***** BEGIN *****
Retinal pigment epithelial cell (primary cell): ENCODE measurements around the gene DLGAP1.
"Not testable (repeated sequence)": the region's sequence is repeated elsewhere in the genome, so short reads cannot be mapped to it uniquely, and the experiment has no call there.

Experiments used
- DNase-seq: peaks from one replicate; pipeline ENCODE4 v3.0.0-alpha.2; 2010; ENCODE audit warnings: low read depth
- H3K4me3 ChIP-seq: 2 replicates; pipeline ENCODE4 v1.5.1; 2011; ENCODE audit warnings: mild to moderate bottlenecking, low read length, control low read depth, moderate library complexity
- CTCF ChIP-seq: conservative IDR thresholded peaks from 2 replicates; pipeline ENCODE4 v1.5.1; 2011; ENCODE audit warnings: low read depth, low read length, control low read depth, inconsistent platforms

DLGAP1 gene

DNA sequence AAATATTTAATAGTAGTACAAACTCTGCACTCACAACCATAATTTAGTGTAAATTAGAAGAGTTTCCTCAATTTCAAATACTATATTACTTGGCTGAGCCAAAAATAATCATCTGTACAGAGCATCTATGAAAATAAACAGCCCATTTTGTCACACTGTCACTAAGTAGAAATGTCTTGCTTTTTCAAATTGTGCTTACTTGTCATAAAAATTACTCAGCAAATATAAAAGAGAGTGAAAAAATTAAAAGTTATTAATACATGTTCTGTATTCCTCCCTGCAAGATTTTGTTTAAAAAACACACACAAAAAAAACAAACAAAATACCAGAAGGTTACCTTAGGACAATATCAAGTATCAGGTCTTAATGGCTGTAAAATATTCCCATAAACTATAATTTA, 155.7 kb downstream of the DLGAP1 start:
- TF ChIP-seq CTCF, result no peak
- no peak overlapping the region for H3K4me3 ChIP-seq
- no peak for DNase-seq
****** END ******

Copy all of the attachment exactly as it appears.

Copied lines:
Retinal pigment epithelial cell (primary cell): ENCODE measurements around the gene DLGAP1.
"Not testable (repeated sequence)": the region's sequence is repeated elsewhere in the genome, so short reads cannot be mapped to it uniquely, and the experiment has no call there.

Experiments used
- DNase-seq: peaks from one replicate; pipeline ENCODE4 v3.0.0-alpha.2; 2010; ENCODE audit warnings: low read depth
- H3K4me3 ChIP-seq: 2 replicates; pipeline ENCODE4 v1.5.1; 2011; ENCODE audit warnings: mild to moderate bottlenecking, low read length, control low read depth, moderate library complexity
- CTCF ChIP-seq: conservative IDR thresholded peaks from 2 replicates; pipeline ENCODE4 v1.5.1; 2011; ENCODE audit warnings: low read depth, low read length, control low read depth, inconsistent platforms

DLGAP1 gene

DNA sequence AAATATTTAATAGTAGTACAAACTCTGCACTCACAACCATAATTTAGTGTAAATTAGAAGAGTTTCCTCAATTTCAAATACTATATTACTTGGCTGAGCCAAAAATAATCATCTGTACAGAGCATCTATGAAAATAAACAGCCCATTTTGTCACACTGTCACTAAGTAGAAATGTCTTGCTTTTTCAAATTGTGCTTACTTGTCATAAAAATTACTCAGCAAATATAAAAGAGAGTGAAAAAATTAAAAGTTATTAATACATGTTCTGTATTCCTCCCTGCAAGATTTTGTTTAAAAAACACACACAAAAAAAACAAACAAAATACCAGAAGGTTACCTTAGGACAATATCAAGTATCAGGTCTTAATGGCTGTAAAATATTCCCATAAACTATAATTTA, 155.7 kb downstream of the DLGAP1 start:
- TF ChIP-seq CTCF, result no peak
- no peak overlapping the region for H3K4me3 ChIP-seq
- no peak for DNase-seq